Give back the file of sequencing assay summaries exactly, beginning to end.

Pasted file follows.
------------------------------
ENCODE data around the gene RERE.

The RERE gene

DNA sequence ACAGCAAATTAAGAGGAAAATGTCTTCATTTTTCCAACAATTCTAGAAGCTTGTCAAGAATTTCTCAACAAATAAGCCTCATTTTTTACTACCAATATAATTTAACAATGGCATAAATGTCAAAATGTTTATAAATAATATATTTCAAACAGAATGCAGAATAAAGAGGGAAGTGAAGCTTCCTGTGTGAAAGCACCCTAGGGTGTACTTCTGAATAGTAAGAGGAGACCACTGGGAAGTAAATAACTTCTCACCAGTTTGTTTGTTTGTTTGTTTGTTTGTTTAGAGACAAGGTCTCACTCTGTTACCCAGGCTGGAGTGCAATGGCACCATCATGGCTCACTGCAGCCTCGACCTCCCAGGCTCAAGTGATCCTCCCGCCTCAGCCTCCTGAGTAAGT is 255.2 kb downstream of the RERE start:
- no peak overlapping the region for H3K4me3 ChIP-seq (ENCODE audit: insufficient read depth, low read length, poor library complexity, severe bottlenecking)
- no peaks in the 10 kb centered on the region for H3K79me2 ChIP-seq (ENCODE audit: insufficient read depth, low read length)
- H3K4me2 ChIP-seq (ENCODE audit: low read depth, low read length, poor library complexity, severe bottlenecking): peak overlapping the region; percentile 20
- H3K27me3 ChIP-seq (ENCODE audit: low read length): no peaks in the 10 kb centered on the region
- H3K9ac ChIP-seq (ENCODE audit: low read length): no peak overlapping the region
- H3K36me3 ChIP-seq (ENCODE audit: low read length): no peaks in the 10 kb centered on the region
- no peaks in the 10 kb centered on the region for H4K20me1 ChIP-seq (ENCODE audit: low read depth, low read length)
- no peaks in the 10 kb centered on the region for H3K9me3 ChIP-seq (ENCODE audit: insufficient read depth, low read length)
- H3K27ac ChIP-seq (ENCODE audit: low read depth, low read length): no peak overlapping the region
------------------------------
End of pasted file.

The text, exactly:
ENCODE data around the gene RERE.

The RERE gene

DNA sequence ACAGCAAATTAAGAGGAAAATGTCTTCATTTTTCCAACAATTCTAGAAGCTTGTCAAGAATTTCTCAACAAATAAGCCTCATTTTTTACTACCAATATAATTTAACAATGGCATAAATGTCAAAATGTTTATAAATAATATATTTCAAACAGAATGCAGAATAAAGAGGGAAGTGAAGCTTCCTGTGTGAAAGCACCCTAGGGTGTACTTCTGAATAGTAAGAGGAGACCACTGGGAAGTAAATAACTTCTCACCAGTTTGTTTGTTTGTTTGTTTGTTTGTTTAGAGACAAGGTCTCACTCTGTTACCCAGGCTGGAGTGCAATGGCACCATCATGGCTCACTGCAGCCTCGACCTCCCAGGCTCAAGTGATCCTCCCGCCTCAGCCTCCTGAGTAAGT is 255.2 kb downstream of the RERE start:
- no peak overlapping the region for H3K4me3 ChIP-seq (ENCODE audit: insufficient read depth, low read length, poor library complexity, severe bottlenecking)
- no peaks in the 10 kb centered on the region for H3K79me2 ChIP-seq (ENCODE audit: insufficient read depth, low read length)
- H3K4me2 ChIP-seq (ENCODE audit: low read depth, low read length, poor library complexity, severe bottlenecking): peak overlapping the region; percentile 20
- H3K27me3 ChIP-seq (ENCODE audit: low read length): no peaks in the 10 kb centered on the region
- H3K9ac ChIP-seq (ENCODE audit: low read length): no peak overlapping the region
- H3K36me3 ChIP-seq (ENCODE audit: low read length): no peaks in the 10 kb centered on the region
- no peaks in the 10 kb centered on the region for H4K20me1 ChIP-seq (ENCODE audit: low read depth, low read length)
- no peaks in the 10 kb centered on the region for H3K9me3 ChIP-seq (ENCODE audit: insufficient read depth, low read length)
- H3K27ac ChIP-seq (ENCODE audit: low read depth, low read length): no peak overlapping the region